Linked by David Adams on Sat 11th Oct 2008 16:38 UTC, submitted by poundsmack
OSNews, Generic OSes HP has released a roadmap outlining future development of OpenVMS, the operating system that commercialized many features that are now considered standard requirements for any high-end server operating system. (Such as Integrated networking, Symmetrical, asymmetrical, and NUMA multiprocessing, including clustering, distributed file system (Files-11), Integrated database features, support for multiple computer programming languages, hardware partitioning of multiprocessors, etc). With over 30 years of development, OpenVMS has stood the test of time and has continued to evolve as one of the most secure and trusted mission critical OS's of our time.
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yeah
by csynt on Sat 11th Oct 2008 20:48 UTC
csynt
Member since:
2006-03-19

nice OS, I would like to see a port on x86 (pleaseeeeeee)

Reply Score: 2

RE: yeah
by mbpark on Sat 11th Oct 2008 22:53 in reply to "yeah"
mbpark Member since:
2005-11-17

There's FreeVMS, available at:

http://www.systella.fr/~bertrand/FreeVMS/indexGB.html

And if you run Windows, some might argue that you're running a logical descendant of it:

http://www.win2000mag.com/Articles/Print.cfm?ArticleID=4494" rel="nofollow">http://web.archive.org/web/20020503172231/http://www.win2000mag.com...

Edited 2008-10-11 22:55 UTC

Reply Parent Score: 1

RE[2]: yeah
by sbergman27 on Sun 12th Oct 2008 14:55 in reply to "RE: yeah"
sbergman27 Member since:
2005-07-24

[q]And if you run Windows, some might argue that you're running a logical descendant of it:[q]
Others would tell you to wash your mouth out with soap.

Reply Parent Score: 7

v RE[2]: yeah
by ronaldst on Sun 12th Oct 2008 17:21 in reply to "RE: yeah"
RE: yeah
by kaiwai on Sat 11th Oct 2008 23:15 in reply to "yeah"
kaiwai Member since:
2005-07-06

nice OS, I would like to see a port on x86 (pleaseeeeeee)


Although that would be great, I'd say that over half the performance and stability is due to the combination of the hardware and software rather than simply the software alone. I remember writing an assignment on OpenVMS, and the history of DEC's hardware. From the early days to VAX then through to Alpha. The only let down DEC had was that it was a company run by engineers - resulting in great products but marketed so poorly.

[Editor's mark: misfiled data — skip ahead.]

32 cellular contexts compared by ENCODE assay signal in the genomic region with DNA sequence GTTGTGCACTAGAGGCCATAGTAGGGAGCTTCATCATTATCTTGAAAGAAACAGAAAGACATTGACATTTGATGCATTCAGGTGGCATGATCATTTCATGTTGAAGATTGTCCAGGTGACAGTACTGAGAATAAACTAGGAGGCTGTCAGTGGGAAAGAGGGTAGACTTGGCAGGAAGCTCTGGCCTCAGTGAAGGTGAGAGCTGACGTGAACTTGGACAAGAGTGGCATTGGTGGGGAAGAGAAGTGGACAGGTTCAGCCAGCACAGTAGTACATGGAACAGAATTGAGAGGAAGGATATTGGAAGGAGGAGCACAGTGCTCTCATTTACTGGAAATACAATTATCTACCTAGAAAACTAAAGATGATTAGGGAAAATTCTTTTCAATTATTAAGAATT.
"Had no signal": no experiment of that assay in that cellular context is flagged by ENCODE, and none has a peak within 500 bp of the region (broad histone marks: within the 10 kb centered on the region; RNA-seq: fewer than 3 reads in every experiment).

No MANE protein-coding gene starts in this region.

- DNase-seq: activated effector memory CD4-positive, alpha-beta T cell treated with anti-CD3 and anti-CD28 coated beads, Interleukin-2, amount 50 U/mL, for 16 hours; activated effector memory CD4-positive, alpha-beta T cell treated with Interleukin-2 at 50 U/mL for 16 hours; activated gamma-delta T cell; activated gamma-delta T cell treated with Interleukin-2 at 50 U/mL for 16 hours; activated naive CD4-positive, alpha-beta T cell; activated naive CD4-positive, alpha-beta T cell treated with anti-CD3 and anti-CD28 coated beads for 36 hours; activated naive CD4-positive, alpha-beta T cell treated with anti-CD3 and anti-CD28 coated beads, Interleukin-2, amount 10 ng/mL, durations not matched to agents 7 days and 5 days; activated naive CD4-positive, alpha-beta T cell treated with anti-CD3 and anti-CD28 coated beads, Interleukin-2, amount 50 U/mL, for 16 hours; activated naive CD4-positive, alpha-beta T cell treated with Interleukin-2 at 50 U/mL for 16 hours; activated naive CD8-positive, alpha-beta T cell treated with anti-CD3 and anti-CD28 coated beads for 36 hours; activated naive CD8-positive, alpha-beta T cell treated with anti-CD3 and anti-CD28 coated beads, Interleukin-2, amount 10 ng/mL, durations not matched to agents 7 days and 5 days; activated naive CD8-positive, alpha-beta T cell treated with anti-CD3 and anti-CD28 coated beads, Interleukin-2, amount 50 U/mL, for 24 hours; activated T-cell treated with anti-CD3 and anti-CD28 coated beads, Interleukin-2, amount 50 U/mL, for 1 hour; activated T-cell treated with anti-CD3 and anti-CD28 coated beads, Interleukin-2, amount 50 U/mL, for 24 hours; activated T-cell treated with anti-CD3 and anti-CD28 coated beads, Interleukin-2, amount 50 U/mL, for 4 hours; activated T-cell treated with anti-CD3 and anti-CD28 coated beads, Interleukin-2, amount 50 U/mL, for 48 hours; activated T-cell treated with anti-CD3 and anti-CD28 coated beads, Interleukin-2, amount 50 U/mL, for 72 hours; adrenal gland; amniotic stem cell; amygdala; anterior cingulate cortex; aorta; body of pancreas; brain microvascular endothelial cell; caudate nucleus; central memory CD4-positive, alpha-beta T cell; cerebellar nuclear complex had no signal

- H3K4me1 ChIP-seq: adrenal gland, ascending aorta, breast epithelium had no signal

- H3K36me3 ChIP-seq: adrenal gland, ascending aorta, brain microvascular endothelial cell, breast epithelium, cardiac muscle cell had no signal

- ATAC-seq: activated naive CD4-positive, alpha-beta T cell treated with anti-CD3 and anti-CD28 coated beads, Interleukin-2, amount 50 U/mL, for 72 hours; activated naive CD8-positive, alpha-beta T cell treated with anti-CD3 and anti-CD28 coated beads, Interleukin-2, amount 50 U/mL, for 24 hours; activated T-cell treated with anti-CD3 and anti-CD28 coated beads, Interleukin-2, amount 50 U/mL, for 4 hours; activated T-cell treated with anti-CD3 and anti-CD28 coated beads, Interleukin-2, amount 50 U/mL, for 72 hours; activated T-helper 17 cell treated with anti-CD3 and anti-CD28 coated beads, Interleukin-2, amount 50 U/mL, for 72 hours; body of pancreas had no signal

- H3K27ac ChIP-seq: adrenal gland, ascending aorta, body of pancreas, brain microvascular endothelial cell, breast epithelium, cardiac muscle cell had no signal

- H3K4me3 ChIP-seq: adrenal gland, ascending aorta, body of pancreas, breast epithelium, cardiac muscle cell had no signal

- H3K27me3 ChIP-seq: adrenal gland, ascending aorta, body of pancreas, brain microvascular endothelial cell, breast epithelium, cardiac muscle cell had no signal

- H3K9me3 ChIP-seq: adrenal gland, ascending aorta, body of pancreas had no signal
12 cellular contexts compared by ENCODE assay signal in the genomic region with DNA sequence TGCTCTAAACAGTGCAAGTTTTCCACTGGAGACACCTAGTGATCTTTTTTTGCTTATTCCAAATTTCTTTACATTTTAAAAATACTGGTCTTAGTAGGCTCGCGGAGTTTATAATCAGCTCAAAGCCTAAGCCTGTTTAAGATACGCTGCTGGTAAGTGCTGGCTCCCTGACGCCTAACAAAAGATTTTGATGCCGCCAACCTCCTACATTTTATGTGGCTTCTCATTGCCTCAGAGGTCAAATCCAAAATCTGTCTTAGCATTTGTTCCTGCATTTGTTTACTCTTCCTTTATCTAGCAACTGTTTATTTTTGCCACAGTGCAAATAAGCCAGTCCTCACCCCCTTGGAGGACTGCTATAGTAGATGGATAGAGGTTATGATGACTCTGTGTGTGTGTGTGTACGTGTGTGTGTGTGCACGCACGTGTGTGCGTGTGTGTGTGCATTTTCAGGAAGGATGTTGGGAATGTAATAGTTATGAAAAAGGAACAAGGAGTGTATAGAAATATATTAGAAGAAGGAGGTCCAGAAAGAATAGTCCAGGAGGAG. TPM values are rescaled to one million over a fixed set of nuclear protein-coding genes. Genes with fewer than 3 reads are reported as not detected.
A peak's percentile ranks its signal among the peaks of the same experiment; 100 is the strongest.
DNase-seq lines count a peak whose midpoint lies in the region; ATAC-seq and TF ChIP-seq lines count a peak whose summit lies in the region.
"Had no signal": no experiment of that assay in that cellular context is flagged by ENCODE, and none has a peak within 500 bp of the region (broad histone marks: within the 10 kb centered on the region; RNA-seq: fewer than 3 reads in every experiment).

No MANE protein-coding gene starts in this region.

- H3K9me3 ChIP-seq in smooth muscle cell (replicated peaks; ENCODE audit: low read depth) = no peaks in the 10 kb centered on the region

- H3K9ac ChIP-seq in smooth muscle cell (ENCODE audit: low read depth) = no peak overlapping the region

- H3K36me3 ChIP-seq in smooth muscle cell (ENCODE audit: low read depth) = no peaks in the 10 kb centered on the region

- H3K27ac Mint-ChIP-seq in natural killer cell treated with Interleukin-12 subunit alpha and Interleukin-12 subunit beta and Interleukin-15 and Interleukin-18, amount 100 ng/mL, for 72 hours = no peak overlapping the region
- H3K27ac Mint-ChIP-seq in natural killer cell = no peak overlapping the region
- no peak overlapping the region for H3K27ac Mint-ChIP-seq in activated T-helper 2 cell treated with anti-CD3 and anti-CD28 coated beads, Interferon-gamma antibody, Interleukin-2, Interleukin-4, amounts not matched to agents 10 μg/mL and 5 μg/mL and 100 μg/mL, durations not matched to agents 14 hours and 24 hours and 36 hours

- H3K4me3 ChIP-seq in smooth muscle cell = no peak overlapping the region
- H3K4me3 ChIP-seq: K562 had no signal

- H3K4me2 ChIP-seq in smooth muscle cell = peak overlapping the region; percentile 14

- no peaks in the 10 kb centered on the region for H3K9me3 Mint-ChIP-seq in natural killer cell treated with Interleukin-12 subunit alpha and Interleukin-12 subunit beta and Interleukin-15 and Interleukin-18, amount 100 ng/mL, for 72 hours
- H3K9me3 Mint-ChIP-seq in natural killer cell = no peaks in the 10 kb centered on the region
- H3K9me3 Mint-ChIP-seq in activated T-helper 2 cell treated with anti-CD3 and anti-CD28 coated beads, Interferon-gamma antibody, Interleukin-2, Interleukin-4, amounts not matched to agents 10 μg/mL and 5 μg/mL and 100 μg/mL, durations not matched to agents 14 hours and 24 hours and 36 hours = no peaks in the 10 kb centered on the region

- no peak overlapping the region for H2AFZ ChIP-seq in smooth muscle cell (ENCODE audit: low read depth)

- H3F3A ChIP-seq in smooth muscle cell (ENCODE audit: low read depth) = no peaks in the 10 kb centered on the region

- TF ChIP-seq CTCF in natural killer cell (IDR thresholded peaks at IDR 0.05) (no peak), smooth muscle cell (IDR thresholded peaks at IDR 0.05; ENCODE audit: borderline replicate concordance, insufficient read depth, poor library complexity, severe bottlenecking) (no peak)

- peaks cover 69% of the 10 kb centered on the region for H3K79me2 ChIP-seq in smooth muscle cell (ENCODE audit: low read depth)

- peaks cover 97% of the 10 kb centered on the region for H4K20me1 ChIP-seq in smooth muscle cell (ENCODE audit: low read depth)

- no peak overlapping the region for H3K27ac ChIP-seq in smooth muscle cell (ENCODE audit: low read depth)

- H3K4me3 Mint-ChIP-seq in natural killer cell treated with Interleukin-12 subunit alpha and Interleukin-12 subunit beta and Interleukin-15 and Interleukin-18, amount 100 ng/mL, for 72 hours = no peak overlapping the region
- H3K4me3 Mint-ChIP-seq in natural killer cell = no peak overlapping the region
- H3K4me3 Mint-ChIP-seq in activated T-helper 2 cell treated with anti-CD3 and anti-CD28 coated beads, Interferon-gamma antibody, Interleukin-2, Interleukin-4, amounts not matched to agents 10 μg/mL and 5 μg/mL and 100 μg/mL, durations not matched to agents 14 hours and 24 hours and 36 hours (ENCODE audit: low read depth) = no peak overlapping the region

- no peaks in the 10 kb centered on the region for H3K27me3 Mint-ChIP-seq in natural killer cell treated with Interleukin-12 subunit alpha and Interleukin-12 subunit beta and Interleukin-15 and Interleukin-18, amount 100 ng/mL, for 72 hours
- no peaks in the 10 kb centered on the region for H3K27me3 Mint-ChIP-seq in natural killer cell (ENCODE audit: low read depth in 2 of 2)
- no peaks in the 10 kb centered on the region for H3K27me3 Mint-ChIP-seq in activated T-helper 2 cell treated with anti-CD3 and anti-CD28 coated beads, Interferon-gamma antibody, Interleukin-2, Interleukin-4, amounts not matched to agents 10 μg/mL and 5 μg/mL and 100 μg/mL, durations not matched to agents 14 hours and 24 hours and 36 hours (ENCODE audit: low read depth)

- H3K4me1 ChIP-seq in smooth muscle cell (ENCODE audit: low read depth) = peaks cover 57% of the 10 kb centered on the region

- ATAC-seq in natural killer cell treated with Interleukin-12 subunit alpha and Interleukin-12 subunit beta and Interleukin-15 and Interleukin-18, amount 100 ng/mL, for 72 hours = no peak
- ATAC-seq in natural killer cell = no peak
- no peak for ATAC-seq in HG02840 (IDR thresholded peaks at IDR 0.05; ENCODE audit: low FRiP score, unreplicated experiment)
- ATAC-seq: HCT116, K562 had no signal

With that being said, they could do a x86-64 port but it would require very very narrow parameters, and it would only run on a very small range of hardware - then at the end the question could be asked, would it make businesses sense? I guess there have been questions raised like this in HP but the business boffins have number crunched and decided it wasn't feasible. With that being said, it would be interesting to see once Intel moves to the single motherboard platform where Xeon and Itanium can be swapped - it'll mean that Itanium processors will become accessible through retail channels; be it they be very specialised.

Edited 2008-10-11 23:17 UTC

Reply Parent Score: 1

RE[2]: yeah
by PlatformAgnostic on Sun 12th Oct 2008 19:14 in reply to "RE: yeah"
PlatformAgnostic Member since:
2006-01-02

Itanium is a cool and funky architecture, but average people aren't going to want to run them. For one, they produce an appreciable and surprising amount of heat (my relatively early generation HP Itanium2 machine produces more heat than 4 other machines put together).

Reply Parent Score: 2

RE[2]: yeah
by sergio on Sun 12th Oct 2008 20:14 in reply to "RE: yeah"
sergio Member since:
2005-07-06

I'd say that over half the performance and stability is due to the combination of the hardware and software rather than simply the software alone.


Sysadmins have to tatoo that quote on their chests. It's the key of any reliable system. That's why OpenVMS, zSeries and UNIX boxes rule.

Wintel and Lintel boxes lack that deep hard+soft integration. And please, don't tell me that Linux boxes are stable and great. They suck and suck really hard. Sorry.

PD: I love GNU/Linux, but the truth must be said.

Reply Parent Score: 3